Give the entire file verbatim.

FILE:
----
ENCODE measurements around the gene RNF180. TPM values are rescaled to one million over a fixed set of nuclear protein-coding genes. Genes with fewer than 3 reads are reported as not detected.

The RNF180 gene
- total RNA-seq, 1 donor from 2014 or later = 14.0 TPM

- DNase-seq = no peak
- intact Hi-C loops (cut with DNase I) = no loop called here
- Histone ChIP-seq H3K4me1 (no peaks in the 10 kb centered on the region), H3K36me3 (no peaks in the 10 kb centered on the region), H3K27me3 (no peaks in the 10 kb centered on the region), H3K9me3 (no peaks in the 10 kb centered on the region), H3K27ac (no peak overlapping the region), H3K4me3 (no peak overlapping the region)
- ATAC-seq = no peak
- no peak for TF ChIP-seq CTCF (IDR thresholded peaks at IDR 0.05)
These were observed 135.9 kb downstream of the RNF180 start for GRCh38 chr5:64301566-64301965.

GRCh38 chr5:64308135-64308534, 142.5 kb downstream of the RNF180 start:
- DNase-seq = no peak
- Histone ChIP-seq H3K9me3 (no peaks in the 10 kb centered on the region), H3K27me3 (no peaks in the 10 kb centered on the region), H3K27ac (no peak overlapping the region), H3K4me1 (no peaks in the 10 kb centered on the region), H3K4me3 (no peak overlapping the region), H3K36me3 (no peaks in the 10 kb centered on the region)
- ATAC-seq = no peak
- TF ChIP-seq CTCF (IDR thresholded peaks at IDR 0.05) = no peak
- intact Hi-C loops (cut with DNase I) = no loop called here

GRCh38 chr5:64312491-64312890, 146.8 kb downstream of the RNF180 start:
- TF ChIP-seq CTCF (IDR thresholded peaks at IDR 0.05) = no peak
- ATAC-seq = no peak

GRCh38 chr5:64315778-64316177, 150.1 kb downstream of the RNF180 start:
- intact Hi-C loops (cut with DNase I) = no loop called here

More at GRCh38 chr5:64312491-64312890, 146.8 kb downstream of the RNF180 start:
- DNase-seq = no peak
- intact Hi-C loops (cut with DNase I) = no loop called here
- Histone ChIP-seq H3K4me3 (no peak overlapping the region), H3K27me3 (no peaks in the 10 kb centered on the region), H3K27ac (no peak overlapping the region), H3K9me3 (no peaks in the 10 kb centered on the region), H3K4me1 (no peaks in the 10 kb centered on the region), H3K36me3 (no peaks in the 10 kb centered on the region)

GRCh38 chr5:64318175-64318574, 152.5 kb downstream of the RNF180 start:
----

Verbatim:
ENCODE measurements around the gene RNF180. TPM values are rescaled to one million over a fixed set of nuclear protein-coding genes. Genes with fewer than 3 reads are reported as not detected.

The RNF180 gene
- total RNA-seq, 1 donor from 2014 or later = 14.0 TPM

- DNase-seq = no peak
- intact Hi-C loops (cut with DNase I) = no loop called here
- Histone ChIP-seq H3K4me1 (no peaks in the 10 kb centered on the region), H3K36me3 (no peaks in the 10 kb centered on the region), H3K27me3 (no peaks in the 10 kb centered on the region), H3K9me3 (no peaks in the 10 kb centered on the region), H3K27ac (no peak overlapping the region), H3K4me3 (no peak overlapping the region)
- ATAC-seq = no peak
- no peak for TF ChIP-seq CTCF (IDR thresholded peaks at IDR 0.05)
These were observed 135.9 kb downstream of the RNF180 start for GRCh38 chr5:64301566-64301965.

GRCh38 chr5:64308135-64308534, 142.5 kb downstream of the RNF180 start:
- DNase-seq = no peak
- Histone ChIP-seq H3K9me3 (no peaks in the 10 kb centered on the region), H3K27me3 (no peaks in the 10 kb centered on the region), H3K27ac (no peak overlapping the region), H3K4me1 (no peaks in the 10 kb centered on the region), H3K4me3 (no peak overlapping the region), H3K36me3 (no peaks in the 10 kb centered on the region)
- ATAC-seq = no peak
- TF ChIP-seq CTCF (IDR thresholded peaks at IDR 0.05) = no peak
- intact Hi-C loops (cut with DNase I) = no loop called here

GRCh38 chr5:64312491-64312890, 146.8 kb downstream of the RNF180 start:
- TF ChIP-seq CTCF (IDR thresholded peaks at IDR 0.05) = no peak
- ATAC-seq = no peak

GRCh38 chr5:64315778-64316177, 150.1 kb downstream of the RNF180 start:
- intact Hi-C loops (cut with DNase I) = no loop called here

More at GRCh38 chr5:64312491-64312890, 146.8 kb downstream of the RNF180 start:
- DNase-seq = no peak
- intact Hi-C loops (cut with DNase I) = no loop called here
- Histone ChIP-seq H3K4me3 (no peak overlapping the region), H3K27me3 (no peaks in the 10 kb centered on the region), H3K27ac (no peak overlapping the region), H3K9me3 (no peaks in the 10 kb centered on the region), H3K4me1 (no peaks in the 10 kb centered on the region), H3K36me3 (no peaks in the 10 kb centered on the region)

GRCh38 chr5:64318175-64318574, 152.5 kb downstream of the RNF180 start: